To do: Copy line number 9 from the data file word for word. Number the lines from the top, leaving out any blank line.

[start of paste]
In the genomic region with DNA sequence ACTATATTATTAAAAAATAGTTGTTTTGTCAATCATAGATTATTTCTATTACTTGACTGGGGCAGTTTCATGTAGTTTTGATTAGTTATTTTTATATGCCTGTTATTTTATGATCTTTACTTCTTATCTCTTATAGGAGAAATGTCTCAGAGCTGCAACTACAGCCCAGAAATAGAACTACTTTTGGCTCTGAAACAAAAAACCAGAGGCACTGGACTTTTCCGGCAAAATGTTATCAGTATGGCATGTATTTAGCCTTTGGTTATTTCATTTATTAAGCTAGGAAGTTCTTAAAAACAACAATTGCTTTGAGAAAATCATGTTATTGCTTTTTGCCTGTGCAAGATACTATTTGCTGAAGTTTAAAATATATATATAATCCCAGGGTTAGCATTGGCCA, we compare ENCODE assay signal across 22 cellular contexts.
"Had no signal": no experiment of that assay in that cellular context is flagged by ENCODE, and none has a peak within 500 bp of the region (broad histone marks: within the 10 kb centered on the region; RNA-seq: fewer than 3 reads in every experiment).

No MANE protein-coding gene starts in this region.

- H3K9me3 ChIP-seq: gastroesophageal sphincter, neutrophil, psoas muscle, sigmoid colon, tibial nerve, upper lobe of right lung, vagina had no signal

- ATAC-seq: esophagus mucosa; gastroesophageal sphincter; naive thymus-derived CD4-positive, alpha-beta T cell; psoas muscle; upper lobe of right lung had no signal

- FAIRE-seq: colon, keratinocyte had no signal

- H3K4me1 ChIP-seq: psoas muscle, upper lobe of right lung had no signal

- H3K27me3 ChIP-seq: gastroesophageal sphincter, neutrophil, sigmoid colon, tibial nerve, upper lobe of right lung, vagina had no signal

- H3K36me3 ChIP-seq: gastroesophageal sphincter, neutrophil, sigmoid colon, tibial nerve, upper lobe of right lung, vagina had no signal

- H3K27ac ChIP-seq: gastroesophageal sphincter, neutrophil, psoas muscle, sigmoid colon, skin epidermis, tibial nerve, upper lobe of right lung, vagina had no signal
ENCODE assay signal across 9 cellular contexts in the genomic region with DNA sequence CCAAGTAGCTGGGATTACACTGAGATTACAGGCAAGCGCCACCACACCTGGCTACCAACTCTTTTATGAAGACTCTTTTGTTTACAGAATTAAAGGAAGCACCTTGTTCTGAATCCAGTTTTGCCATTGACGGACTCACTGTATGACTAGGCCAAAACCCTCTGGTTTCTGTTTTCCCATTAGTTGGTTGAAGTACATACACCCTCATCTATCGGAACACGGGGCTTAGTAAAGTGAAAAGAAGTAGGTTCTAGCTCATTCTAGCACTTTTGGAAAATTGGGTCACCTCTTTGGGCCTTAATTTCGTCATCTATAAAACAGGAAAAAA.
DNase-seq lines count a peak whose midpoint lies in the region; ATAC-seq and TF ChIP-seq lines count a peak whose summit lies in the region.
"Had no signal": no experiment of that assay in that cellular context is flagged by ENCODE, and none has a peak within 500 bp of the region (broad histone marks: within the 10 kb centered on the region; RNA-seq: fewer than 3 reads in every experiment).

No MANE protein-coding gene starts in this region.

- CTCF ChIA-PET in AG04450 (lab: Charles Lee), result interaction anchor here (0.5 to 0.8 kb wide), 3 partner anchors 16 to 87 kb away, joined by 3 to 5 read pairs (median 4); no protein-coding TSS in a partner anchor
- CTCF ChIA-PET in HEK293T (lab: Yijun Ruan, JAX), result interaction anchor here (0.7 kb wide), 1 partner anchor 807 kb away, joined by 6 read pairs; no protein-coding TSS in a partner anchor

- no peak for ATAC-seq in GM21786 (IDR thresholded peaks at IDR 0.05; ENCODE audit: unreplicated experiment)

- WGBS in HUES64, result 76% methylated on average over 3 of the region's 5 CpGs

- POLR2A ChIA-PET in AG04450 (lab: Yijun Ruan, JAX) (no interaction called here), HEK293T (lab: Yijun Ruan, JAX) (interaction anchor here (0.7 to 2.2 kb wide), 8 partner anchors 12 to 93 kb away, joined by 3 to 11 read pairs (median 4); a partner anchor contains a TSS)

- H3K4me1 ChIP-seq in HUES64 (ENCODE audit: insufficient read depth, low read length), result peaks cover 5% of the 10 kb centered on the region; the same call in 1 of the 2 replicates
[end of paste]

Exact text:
- H3K36me3 ChIP-seq: gastroesophageal sphincter, neutrophil, sigmoid colon, tibial nerve, upper lobe of right lung, vagina had no signal